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Sunday, March 16, 2008

Emergency Relief in Case Of a Toothache

A toothache must be the most painful of all other kinds of pain that I can think of. The worst part of this symptom, or the toothache that I am talking about, is that it occurs usually in the middle of the night when everybody else is fast asleep! Yes, that includes your dentist and the chemist shops too, unless you are lucky enough to be staying close to one of the 24hrs open types. This toothache will either be a sharp, throbbing and continuous or a nagging kind of pain that just won’t fade away.

So, what can you do in this kind of an emergency? For, it is an emergency for you to get relief from that pain as soon as you can, so that you can at least go back to sleep and think of finally making that “fearful” and as yet much “postponed” trip to the DENTIST, that you didn’t want to in the first place!

Well, the first thing I would recommend you to do is something that you should have done much before you could get any pain, and that is stocking your medicine box with painkillers. If you have done that, then half your problems are solved. All you need is a strong painkiller that you can easily get ‘over the counter’ at the chemist. There are different kinds of painkillers that are available like: paracetamol, aspirin, dispirin, ibuprofen, mefenamic acid etc…

Now, before you start taking any medication, I would recommend you to follow these simple steps:

· Take warm water with a little salt in it and rinse out your mouth thoroughly so as to clean any debris or food particle that may be stuck in between your teeth and gums. You may add an antiseptic mouthwash to this water also if you have any. 

· Use floss, and or a toothpick if required to remove any particles that may be stuck in between the teeth.

· If this hasn’t taken care of the pain and it still persists then check yourself and see if you have any swelling intraorally or extraorally, (inside the mouth or outside the mouth in relation to the offending tooth) and or any discharge. Do you have any fever? If your answer is no to all the above questions then you are in a better position.

· If you have answered NO to the above questions then go ahead and take a painkiller. A paracetamol and ibuprofen combination would be best, as it would take care of pain and inflammation together.

However, if you do not have paracetamol and ibuprofen then you can take one tablet of any other painkiller like aspirin, or dispirin or mefenamic acid for the time being.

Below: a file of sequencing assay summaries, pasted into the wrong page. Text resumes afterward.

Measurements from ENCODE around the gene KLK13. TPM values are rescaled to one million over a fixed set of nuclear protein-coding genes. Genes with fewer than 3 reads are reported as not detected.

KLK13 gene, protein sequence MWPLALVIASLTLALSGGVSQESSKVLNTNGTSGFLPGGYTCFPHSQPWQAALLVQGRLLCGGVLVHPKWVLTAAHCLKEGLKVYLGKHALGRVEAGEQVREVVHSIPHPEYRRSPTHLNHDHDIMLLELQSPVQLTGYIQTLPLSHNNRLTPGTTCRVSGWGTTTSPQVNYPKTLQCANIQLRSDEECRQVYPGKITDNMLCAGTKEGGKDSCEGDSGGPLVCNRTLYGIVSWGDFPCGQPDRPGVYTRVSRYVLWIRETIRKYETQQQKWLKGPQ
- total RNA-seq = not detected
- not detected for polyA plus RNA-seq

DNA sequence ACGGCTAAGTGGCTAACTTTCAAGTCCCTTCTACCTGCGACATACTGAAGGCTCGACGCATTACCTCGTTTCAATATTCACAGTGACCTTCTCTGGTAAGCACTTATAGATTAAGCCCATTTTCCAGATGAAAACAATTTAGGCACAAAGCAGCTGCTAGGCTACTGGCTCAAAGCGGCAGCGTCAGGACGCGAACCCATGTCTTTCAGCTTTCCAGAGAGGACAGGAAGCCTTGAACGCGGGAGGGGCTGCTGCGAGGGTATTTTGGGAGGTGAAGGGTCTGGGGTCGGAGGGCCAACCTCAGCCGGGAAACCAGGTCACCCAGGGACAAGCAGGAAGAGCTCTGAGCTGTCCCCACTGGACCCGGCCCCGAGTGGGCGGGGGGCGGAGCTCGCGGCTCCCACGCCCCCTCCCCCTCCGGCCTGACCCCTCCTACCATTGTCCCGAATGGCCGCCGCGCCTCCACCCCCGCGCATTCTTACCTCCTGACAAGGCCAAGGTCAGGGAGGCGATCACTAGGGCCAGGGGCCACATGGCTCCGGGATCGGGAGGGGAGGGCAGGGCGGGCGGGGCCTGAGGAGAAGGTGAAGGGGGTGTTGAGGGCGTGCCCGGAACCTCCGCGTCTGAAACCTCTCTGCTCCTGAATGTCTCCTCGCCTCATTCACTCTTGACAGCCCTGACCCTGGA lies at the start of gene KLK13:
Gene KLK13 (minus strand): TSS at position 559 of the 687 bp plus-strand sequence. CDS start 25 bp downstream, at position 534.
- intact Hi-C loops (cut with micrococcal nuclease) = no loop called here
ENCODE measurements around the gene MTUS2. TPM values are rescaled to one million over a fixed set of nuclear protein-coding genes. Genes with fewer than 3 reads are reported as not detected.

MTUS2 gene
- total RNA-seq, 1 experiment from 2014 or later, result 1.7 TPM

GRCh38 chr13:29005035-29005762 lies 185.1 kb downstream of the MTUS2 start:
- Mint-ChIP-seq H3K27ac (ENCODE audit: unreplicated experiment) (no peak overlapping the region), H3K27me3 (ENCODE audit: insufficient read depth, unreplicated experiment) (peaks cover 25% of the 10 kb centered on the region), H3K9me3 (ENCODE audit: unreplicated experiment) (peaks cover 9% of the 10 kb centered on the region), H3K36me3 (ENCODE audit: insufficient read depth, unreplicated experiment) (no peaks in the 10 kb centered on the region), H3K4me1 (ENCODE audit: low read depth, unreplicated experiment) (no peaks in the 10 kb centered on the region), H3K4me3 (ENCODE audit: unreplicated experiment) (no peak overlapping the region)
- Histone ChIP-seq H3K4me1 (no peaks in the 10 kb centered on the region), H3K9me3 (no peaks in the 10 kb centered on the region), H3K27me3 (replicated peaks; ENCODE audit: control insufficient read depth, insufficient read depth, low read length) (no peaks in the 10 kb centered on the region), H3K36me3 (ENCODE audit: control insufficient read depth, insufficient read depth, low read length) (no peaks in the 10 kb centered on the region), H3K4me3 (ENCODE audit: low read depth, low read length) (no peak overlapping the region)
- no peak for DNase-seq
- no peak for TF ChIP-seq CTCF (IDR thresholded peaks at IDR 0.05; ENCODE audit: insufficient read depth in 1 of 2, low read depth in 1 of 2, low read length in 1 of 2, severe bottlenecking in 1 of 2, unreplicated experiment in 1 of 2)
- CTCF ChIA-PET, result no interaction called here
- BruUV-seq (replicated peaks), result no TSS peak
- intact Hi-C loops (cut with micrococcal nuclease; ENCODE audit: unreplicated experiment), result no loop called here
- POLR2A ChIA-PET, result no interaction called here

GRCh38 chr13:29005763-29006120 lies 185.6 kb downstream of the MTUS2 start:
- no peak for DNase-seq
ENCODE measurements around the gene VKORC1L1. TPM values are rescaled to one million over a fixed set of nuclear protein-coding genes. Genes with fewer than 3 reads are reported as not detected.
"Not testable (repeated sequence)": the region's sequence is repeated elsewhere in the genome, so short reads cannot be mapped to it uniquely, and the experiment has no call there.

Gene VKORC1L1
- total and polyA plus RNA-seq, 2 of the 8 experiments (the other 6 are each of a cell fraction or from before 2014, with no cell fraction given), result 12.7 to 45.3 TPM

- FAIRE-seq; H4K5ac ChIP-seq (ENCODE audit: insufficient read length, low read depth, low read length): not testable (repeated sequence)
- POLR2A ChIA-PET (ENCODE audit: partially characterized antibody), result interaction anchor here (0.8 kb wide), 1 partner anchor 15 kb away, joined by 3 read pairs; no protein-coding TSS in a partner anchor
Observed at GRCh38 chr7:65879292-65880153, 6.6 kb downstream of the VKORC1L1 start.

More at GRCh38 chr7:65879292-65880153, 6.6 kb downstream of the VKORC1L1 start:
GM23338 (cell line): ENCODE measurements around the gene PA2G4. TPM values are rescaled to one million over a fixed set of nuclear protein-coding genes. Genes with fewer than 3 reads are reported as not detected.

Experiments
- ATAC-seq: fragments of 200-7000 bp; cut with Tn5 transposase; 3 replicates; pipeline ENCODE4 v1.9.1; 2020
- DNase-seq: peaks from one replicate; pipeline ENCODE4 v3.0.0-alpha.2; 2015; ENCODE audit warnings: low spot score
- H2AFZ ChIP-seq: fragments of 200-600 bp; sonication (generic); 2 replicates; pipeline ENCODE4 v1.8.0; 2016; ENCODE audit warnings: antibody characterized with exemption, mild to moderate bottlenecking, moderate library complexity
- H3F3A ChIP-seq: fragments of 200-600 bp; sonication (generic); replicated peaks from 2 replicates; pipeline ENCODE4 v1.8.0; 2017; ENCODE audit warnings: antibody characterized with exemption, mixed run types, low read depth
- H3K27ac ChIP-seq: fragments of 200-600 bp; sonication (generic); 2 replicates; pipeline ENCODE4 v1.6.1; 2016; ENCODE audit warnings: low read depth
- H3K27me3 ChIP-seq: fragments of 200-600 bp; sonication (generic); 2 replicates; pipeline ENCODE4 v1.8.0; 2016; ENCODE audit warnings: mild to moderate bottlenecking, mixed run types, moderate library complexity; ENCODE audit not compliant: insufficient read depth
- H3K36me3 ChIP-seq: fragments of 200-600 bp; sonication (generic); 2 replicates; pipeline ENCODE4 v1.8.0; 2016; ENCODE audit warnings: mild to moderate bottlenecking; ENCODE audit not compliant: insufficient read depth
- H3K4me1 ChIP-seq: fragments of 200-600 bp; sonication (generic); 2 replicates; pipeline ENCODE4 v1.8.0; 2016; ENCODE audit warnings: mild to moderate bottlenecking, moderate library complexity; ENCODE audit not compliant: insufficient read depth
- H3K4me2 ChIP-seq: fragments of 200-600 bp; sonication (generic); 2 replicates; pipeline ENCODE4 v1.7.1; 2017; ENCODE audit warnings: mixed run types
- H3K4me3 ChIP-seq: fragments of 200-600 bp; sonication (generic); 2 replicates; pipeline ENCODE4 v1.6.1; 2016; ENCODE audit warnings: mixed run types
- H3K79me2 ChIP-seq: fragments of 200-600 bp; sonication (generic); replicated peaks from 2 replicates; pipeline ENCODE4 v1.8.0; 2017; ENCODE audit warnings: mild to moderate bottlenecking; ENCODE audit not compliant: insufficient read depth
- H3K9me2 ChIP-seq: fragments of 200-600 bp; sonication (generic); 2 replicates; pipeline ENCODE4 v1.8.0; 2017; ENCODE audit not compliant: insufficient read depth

· Now, since a medicine takes some time to act, in the meantime you could try to apply some clove oil (eugenol) to the tooth in question. This gives instant relief. The other alternative to this is clove, which can be crushed and placed on the tooth. Bite on it for a few minutes. However, do not place anything like aspirin or clove between your gums and teeth, as it will burn the tissue.

· Another alternative is to simply keep water in your mouth; it gives relief to the toothache. (This is my personal experience) The water should not be hot or cold.

These simple steps should take care of your toothache till the morning when you can then rush to your dentist (which you must) for immediate treatment. The dentist can then prescribe the proper medicines and antibiotics if required, according to the condition of the tooth.

· In case you find that you have a swelling intraorally or extraorally along with fever then you can take the painkiller as mentioned above to relieve the pain and inflammation. You can also apply some ice to the affected area from outside for five to ten minutes, which will provide some relief. 

· However, DO NOT apply heat to the affected area as this will only exacerbate the condition even more and help in spreading the infection to deeper parts.

In this case, you probably have an abscess that needs to be drained and the tooth has to be extracted at the earliest. Therefore, visit the DENTIST in the morning as soon as possible so that he can prescribe antibiotics and appropriate painkillers and treat the abscess at the earliest.

*Pregnant women, and people who suffer from any other complications like asthma, heart problems or diabetes etc, need to be cautious about ANY medication that they take, and should consult with a doctor beforehand about such emergencies.

1 comment:

Angie said...

thanks for the helpful information on how to treat toothache in case of emergency. I've read so many remedies and guess what, the information of you on how to ease the pain of having tooth ache is the best.

Thanks again

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